Takeaways: Offense and coaching struggle, again

Coach Jeff Scott only has one FBS win out of 22 since he joined USF in 2020. ORACLE PHOTO/LEDA ALVIM

Hurricane Ian didn’t affect USF football’s performance against ECU on Saturday. Poor coaching did.

The Bulls (1-4, 0-1) were outclassed in the 48-28 loss to the Pirates (3-2, 1-0). The game was over for USF by halftime as ECU held a 34-point lead. No matter how well the team performed in the second half, the Bulls’ trend of poor performances in first halves outweighed.

Here’s why the Bulls weren’t able to keep up with the Pirates.

Playing catchup

As seen many times before in the program’s recent years, USF has once again shown it can only get into the groove in the second half of the game.

Early in the second quarter, the Bulls had secured just one touchdown while the Pirates dominated the field offensively to end the first half 41-7.

If USF is unable to play an entire football game with the fire they did against Florida about two weeks ago, it is hard to see where it might succeed in the rest of conference play.

Coaching mishaps

Recently, instead of blaming how the team played or talking about the opponents talent, the coaching staff has begun to point fingers at themselves.

Coach Jeff Scott said after Saturday’s game Saturday miscommunications led to some of the downfalls on the field.

“You’re just gonna take everybody [including] coaches and players to go back and look inside themselves and figure it out,” Scott said. “We still got seven more games to go. We know we have the potential to be much better than we are today. And that’s what’s most frustrating for the coaches and players.”

Though it may seem the players need to “play better,” the staff needs to tighten up their coaching before it gets too late.

Finding a new offensive identity

South Florida’s offense has been in an obvious struggle with only 31 points in the last two matches. A lot of this has to do with the slow start in the first half, but it’s also the rhythm, according to Scott.

“Offensively, obviously they were poor in the first half. Had an opportunity going in to score, fumble the ball there on the 2-yard line,” Scott said. “That’s a big-time swing right there in the game, have an opportunity to get points and is just really not in rhythm there in the first half.”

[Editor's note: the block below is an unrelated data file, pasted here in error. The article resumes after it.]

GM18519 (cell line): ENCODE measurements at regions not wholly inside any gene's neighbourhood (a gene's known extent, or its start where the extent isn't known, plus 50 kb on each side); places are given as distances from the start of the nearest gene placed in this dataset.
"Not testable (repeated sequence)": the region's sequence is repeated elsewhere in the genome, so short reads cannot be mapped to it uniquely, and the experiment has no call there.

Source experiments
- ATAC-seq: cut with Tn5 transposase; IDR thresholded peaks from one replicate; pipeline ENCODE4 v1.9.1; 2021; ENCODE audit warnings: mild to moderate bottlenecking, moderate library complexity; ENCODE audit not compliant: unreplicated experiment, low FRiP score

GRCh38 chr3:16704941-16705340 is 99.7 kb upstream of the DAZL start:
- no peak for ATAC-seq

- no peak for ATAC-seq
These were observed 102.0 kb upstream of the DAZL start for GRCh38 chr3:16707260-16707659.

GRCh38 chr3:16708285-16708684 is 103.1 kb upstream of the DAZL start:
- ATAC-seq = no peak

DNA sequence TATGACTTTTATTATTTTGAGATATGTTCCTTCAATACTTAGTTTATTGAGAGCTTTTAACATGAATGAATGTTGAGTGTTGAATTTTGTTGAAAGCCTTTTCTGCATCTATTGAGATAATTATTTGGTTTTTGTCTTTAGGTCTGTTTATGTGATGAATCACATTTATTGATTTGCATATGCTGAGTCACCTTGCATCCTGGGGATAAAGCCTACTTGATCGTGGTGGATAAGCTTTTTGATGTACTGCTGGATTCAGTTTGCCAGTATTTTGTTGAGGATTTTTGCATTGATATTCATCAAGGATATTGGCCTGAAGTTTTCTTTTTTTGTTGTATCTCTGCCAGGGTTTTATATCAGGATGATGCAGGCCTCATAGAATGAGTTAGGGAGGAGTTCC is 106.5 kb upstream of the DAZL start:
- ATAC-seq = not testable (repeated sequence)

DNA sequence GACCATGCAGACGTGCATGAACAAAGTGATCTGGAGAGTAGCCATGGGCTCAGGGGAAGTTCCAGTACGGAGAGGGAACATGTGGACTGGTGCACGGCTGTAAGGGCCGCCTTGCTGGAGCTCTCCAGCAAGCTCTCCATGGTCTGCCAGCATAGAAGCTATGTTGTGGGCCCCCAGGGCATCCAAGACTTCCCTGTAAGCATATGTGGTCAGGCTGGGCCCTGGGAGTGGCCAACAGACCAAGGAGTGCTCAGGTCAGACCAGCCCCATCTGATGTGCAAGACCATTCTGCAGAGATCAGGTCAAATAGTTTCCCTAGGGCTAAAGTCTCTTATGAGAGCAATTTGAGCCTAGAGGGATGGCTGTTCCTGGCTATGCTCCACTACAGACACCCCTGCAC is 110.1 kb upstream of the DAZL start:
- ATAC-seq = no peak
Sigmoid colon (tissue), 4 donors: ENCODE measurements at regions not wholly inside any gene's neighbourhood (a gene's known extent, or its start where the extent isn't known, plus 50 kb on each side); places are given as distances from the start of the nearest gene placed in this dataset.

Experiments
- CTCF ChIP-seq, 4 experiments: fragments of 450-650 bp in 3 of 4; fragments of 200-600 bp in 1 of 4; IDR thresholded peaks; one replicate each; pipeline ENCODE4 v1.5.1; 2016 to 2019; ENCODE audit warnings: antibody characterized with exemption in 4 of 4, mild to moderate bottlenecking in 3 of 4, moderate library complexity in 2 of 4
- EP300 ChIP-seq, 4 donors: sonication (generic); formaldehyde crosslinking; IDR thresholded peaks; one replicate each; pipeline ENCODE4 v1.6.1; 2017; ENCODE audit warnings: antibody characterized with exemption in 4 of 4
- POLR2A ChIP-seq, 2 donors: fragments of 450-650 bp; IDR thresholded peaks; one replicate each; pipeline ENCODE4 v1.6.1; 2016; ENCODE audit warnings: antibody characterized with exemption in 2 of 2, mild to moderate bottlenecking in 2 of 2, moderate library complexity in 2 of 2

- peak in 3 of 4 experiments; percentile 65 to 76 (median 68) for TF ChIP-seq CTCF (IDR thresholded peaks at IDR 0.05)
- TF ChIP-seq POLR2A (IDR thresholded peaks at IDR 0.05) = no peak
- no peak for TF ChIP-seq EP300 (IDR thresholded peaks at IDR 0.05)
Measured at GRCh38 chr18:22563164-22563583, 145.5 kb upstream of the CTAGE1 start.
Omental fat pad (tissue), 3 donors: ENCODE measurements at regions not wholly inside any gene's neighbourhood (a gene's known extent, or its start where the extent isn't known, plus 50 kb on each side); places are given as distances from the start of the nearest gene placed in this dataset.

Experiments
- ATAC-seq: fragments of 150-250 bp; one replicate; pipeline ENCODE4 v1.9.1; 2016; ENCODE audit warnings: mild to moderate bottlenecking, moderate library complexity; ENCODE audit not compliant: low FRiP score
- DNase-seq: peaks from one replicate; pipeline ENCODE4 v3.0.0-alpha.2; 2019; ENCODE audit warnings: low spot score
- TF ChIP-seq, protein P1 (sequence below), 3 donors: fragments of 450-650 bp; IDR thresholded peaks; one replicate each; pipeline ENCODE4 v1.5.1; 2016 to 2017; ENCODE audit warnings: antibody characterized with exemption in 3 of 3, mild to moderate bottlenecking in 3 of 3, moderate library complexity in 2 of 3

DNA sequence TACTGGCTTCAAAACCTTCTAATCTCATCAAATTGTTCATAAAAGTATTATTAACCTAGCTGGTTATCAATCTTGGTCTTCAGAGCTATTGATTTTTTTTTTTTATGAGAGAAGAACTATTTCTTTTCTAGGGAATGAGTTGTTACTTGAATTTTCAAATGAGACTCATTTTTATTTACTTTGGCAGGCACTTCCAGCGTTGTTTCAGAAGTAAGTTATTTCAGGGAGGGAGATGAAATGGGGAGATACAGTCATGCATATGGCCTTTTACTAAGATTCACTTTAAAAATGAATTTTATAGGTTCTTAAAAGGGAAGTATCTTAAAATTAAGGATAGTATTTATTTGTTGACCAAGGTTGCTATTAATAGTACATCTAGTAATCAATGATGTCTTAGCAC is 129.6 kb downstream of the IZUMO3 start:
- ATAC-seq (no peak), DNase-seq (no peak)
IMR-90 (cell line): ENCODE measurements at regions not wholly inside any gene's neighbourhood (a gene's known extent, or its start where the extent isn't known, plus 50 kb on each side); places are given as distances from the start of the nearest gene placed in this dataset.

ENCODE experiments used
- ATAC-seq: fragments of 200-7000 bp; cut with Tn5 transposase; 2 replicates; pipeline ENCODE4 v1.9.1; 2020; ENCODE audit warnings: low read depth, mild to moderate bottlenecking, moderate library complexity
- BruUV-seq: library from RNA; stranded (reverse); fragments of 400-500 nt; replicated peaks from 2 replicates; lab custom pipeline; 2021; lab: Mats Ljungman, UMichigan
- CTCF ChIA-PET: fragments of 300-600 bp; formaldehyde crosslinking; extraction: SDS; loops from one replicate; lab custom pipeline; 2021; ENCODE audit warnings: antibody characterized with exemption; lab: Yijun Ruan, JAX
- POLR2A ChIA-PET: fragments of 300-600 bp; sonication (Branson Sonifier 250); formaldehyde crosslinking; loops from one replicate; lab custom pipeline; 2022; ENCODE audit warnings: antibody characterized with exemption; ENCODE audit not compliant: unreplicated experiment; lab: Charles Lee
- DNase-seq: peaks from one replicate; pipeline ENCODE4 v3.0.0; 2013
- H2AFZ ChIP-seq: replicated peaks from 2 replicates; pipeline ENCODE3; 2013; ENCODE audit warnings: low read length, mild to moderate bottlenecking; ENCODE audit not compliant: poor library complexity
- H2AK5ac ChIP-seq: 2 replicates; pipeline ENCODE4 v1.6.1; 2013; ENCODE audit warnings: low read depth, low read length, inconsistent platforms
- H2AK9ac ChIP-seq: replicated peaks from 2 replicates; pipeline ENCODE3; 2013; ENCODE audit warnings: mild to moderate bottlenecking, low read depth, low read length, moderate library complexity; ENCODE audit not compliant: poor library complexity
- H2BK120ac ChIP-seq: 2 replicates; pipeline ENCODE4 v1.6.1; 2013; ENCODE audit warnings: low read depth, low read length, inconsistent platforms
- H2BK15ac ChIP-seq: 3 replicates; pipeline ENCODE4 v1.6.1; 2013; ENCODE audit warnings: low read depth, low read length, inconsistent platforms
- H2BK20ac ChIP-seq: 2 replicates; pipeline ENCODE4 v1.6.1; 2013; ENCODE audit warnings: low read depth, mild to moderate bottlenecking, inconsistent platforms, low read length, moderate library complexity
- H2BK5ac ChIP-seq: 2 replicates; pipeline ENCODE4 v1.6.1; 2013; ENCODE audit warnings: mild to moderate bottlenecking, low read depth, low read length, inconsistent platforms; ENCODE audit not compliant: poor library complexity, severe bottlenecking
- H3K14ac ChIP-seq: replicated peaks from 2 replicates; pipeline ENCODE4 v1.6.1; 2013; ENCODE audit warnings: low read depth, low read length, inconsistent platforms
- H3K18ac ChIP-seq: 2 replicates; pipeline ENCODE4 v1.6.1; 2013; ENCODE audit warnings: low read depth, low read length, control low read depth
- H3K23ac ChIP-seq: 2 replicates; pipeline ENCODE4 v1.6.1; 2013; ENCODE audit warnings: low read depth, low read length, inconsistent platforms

The Bulls’ record over the last five weeks clearly shows their current strategies are not working in their favor. The main pinnacle as to what they need to work on for the remainder is simple — find something that will work.

Scott believes it is crucial to look at the past and where the team is now to find what their next move should be.

“We got to go back and look at the first five games and what has worked and what has not worked,” Scott said. “We’re still trying to figure out [what] kind of identity and kind of who we are offensively. That’s something that we got to really go back and examine, what we’re doing with our guys and what they do best.”

Horn shines despite the outcome

On the receiving end, sophomore wide receiver Jimmy Horn Jr. excelled after struggling with an ankle injury.

Against ECU, Horn carried 180 receiving yards and two touchdowns, with the longest pass being marked at 91 yards.

Having Horn back on the field Saturday was important for Scott, knowing he would contribute to some of the few successes in the game.

“I mean, I think No. 1, it’s just good to get Jimmy back because he’s been out for a little bit,” Scott said.

During his four games played this season, Horn has 242 receiving yards, 121 kick return yards and 22 rushing. He currently is second on the team in receiving yards behind junior wide receiver Xavier Weaver.